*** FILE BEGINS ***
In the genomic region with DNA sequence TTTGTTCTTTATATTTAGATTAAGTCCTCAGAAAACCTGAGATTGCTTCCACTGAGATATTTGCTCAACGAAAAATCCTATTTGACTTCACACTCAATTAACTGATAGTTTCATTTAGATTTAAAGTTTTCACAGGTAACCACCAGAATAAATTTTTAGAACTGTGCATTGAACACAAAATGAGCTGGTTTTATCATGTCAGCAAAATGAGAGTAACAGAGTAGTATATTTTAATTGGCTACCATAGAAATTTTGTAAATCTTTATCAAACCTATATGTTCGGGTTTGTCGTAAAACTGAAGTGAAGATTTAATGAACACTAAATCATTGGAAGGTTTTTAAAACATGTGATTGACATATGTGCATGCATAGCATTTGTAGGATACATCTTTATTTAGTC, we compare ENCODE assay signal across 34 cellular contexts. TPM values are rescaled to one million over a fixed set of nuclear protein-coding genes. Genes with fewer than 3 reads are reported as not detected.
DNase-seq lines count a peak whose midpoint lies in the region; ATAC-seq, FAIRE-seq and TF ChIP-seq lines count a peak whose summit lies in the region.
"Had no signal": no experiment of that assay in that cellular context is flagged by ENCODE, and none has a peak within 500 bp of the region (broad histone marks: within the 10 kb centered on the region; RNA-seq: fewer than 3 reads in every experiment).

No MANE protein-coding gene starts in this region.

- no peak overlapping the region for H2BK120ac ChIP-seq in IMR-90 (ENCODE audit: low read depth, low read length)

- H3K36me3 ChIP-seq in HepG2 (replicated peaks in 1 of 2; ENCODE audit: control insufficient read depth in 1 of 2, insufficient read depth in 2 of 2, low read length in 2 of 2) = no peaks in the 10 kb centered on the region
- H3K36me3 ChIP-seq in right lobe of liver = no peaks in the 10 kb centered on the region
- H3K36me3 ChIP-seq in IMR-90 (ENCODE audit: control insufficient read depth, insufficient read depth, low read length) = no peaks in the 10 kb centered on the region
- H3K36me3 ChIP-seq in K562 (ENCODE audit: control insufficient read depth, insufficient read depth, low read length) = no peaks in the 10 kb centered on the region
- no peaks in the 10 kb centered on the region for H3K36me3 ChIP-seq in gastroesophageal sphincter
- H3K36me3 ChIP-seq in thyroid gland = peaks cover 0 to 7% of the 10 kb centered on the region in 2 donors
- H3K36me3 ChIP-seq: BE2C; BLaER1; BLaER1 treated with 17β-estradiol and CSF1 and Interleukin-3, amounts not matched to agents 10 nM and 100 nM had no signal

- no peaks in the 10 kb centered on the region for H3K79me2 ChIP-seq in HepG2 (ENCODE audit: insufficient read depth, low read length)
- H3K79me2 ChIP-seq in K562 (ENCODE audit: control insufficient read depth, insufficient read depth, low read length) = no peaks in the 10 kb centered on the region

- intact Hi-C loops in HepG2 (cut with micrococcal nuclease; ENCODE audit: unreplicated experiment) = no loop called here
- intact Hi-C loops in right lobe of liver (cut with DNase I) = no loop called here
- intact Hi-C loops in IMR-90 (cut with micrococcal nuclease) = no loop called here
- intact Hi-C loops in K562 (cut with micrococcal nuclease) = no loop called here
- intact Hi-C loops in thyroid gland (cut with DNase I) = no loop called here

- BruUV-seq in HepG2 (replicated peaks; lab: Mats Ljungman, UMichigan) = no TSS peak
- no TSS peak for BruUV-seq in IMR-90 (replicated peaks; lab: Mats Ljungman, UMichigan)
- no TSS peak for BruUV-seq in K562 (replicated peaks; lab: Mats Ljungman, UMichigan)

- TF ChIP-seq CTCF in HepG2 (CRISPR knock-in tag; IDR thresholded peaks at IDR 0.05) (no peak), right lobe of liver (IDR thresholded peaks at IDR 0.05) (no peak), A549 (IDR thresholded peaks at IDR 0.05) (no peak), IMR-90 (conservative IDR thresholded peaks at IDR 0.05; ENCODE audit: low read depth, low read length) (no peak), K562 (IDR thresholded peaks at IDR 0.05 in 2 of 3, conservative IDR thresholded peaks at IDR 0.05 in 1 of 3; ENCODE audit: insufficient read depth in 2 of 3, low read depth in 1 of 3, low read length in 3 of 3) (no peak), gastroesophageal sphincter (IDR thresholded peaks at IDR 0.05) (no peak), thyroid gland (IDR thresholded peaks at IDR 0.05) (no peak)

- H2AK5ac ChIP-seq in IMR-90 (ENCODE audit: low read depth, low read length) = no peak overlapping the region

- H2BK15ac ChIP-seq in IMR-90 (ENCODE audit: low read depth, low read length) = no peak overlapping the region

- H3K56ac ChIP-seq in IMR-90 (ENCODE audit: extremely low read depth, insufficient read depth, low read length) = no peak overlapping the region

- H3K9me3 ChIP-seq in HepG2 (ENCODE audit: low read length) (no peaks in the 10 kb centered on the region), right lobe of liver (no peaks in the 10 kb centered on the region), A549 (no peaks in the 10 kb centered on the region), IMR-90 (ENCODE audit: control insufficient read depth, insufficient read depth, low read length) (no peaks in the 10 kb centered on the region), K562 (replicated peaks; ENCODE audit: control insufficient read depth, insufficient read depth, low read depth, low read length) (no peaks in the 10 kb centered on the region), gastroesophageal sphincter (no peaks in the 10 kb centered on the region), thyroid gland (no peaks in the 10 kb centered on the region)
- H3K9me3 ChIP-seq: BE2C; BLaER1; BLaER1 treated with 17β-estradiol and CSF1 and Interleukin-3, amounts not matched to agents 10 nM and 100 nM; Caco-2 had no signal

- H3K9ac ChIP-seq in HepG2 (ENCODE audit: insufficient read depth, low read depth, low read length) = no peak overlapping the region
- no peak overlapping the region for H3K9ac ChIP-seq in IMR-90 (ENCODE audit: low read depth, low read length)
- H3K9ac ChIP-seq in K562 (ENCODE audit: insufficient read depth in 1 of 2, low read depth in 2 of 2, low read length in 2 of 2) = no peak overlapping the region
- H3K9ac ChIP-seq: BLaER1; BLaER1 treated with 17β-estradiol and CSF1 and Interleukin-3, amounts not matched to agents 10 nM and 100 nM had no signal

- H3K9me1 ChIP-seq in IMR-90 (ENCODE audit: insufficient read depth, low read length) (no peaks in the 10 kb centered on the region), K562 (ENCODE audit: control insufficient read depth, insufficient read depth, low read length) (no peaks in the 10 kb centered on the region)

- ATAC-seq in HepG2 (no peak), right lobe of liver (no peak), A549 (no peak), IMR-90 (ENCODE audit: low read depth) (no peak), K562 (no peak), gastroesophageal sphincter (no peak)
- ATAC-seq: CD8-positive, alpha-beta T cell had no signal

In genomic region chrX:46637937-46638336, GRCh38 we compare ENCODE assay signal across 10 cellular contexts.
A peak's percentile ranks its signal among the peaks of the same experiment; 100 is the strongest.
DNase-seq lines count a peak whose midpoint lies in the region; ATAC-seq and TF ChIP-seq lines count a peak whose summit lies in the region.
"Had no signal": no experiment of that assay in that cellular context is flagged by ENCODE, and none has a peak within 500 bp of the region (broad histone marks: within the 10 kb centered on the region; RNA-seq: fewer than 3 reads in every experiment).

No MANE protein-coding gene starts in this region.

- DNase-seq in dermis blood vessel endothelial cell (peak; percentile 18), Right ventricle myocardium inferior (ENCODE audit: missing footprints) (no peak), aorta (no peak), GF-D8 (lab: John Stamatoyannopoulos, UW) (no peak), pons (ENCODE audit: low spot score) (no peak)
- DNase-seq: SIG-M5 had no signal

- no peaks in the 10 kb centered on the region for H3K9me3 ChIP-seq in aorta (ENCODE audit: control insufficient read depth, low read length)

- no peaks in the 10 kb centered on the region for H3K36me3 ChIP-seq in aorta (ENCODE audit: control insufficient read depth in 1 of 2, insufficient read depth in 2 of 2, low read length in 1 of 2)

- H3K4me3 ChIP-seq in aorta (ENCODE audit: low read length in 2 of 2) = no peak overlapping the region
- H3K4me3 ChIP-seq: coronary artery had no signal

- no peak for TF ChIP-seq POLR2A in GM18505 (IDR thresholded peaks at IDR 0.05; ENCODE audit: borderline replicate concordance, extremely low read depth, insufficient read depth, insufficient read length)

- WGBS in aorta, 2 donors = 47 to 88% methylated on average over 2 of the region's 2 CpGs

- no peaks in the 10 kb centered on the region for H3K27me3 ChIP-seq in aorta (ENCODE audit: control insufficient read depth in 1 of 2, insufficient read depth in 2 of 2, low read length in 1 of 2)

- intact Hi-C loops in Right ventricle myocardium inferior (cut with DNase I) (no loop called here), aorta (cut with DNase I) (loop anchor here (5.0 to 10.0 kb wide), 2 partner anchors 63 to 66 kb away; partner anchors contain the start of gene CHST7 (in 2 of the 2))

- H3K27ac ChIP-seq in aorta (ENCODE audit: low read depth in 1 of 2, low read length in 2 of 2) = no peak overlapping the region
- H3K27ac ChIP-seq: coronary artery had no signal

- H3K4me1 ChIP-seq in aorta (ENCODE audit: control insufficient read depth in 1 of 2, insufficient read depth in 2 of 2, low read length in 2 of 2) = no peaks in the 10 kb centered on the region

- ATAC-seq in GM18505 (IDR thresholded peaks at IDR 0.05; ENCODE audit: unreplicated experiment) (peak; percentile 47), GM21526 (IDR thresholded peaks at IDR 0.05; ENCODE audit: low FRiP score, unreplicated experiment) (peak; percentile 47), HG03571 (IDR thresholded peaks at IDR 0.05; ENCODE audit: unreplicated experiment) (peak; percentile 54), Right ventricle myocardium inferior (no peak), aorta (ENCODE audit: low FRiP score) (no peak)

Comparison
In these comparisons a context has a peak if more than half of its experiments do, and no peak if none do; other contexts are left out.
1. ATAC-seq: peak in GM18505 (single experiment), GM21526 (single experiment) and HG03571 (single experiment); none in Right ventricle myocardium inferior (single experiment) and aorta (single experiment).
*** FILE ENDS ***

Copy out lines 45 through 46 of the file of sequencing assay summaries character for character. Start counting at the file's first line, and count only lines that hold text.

- H3K4me3 ChIP-seq in aorta (ENCODE audit: low read length in 2 of 2) = no peak overlapping the region
- H3K4me3 ChIP-seq: coronary artery had no signal